Editor’s Note: SOFREP would like to offer military writer Christian P. Martin a warm welcome and many thanks for submitting this piece to our site. We hope to see plenty more of his work in the future. — GDM


Between 2001 and 2021, the Global War on Terror (GWOT) saw the U.S. military preoccupied with major combat operations in Iraq, with a focus on urban warfare, and Afghanistan, with its rugged mountainous terrain, isolated forward operating bases, and routine patrols. By 2018, with the release of the National Defense Strategy, the focus was firmly on competition with and deterrence of America’s adversaries, namely Russia, but primarily China.

The Communist Party of China is wholly focused on dominating Asia and turning its regional neighbors into its vassals. Two of the greatest friction points in the region, which have the possibility to draw the U.S. into a large-scale war, are the situations with Taiwan and the Philippines. If China invaded Taiwan for unification or launched a punitive naval strike against the Philippines to assert its baseless maritime claims, the U.S. would be compelled to defend both states.

One aspect of the preparations being made for a confrontation with the armed forces of China is a renewed focus on Jungle Warfare training for both the Army and Marine Corps. This training will be essential for containing and, if need be, engaging in combat operations with any forward-deployed elements of the Chinese military.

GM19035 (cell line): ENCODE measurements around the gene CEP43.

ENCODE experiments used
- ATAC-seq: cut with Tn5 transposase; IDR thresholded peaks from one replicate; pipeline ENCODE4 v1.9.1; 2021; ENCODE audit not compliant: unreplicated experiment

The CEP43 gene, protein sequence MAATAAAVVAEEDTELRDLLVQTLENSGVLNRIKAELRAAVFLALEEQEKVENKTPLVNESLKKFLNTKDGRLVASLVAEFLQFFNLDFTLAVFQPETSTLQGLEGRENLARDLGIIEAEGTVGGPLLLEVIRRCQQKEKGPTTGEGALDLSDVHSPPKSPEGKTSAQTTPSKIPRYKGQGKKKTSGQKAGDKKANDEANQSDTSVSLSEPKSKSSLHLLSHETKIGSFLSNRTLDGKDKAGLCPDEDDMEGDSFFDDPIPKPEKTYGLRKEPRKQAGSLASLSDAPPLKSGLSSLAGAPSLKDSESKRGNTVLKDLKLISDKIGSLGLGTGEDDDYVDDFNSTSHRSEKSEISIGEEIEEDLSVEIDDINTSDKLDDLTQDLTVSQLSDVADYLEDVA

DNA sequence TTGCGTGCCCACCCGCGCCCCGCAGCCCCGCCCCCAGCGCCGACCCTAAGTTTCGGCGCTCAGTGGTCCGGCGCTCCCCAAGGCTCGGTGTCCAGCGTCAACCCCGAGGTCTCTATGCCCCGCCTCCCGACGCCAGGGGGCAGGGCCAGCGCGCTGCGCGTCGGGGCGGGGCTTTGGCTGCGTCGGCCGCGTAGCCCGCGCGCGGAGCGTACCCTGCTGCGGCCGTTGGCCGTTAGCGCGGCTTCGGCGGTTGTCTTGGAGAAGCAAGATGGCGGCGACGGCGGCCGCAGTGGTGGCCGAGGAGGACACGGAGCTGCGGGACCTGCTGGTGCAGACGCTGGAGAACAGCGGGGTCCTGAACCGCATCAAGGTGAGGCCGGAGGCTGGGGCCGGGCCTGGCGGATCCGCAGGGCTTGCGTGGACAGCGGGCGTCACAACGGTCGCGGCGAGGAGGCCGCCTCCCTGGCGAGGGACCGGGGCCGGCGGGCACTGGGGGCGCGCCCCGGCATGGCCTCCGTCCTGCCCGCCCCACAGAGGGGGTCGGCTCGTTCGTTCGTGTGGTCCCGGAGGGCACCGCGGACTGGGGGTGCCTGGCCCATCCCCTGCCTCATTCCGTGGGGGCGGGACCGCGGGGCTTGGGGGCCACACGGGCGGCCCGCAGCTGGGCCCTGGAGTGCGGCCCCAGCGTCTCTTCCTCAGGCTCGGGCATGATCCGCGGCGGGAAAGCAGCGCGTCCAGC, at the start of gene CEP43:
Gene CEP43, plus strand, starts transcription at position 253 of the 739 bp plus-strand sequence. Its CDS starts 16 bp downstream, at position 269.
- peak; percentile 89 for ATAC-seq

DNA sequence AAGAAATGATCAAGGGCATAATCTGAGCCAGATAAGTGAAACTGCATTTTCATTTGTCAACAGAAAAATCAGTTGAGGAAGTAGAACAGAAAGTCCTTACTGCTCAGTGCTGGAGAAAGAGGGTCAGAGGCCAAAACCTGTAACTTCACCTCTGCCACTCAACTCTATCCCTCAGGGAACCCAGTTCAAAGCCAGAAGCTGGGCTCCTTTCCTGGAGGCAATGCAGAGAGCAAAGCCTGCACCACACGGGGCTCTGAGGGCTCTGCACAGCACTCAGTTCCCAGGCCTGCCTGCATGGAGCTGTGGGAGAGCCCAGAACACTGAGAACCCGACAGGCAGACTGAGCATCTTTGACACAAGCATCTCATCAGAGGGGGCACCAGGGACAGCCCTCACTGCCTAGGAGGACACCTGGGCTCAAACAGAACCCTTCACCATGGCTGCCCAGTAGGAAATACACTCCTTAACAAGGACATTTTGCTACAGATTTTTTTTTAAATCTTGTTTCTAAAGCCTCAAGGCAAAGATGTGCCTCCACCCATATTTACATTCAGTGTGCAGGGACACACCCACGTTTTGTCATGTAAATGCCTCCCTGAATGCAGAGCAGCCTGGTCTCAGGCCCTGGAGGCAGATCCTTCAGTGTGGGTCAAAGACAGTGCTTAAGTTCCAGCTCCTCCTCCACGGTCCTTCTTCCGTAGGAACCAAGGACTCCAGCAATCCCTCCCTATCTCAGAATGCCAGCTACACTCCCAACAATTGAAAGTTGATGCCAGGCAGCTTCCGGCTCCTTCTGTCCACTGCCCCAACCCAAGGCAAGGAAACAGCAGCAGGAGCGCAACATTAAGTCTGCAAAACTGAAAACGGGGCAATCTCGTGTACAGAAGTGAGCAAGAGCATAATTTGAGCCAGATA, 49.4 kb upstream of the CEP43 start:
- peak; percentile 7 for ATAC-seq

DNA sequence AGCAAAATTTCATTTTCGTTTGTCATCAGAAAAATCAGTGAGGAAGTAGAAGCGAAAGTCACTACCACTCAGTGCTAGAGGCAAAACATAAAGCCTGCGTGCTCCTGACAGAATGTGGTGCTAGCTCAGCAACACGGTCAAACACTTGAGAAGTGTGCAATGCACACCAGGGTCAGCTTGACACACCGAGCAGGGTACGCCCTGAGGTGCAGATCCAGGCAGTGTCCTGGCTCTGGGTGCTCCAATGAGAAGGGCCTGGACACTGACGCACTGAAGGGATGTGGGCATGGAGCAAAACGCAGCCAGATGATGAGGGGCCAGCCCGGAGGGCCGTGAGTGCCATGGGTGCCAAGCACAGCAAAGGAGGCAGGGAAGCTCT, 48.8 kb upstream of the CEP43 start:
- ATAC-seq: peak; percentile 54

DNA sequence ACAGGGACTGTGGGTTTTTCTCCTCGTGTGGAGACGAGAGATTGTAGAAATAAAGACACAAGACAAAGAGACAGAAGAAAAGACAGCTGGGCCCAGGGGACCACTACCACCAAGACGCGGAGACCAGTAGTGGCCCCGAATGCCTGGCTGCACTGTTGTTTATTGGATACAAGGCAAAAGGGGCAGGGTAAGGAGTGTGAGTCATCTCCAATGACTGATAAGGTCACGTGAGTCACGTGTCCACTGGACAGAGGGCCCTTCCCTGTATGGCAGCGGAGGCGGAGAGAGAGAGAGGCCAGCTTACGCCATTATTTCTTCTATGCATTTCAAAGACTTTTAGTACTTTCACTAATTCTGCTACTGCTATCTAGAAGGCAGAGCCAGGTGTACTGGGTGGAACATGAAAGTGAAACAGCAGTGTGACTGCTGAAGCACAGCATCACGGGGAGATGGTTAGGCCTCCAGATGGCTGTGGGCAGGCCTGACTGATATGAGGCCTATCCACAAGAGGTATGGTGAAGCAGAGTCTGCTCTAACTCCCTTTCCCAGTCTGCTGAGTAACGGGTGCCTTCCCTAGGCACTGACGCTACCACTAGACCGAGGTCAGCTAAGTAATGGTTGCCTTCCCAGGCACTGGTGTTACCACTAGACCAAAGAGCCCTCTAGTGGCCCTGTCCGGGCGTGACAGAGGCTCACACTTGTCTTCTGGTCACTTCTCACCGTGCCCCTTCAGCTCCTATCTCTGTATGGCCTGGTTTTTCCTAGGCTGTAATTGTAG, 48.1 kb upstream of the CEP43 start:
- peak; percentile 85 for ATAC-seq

An Historic View of U.S. Military Operations in the Tropics and Jungle Warfare

To many U.S. military personnel, the jungle may conjure up images of a dark, humid, foreboding, and even mysterious environment, full of both picturesque beauty and lurking natural dangers. This would be logical as most of our warfighters hail from large and small towns across America, a world away from the stifling equatorial jungles where they may be called to operate.

Despite a dearth of recent large-scale operational deployments to such regions, the U.S. military has a solid foundation of combat or security operations in tropical or jungle environments. Between 1814 and 1933, U.S. Marines and Army personnel were deployed approximately 39 times to Central America, South America, and the Caribbean islands (Torreon & Plagakis, 2023). These deployments were undertaken to protect U.S. interests, property, or expatriates during various insurrections.

Preparatory Training for the Pacific Theater

Following the attack on Pearl Harbor, the Army and the Marines again found themselves deployed to the jungles, this time in the Pacific islands. The Marine and Army units operating in the Pacific Theater of Operations were tasked with engaging and neutralizing the entrenched Imperial Japanese ground forces. An example of the intense preparation prior to combat operations is exemplified by the Ninth Marine Regiment in late January 1943. Ahead of their deployment to the Solomon Islands, specifically Guadalcanal and Bougainville, the Ninth Marine Regiment steamed to New Zealand for training exercises. Once in Aukland, the Ninth Marines engaged in “… jungle warfare training, several 60-mile hikes…further jungle conditioning and patrol work to ready its men for the fighting to come” (Strobridge, 1967, p. 3).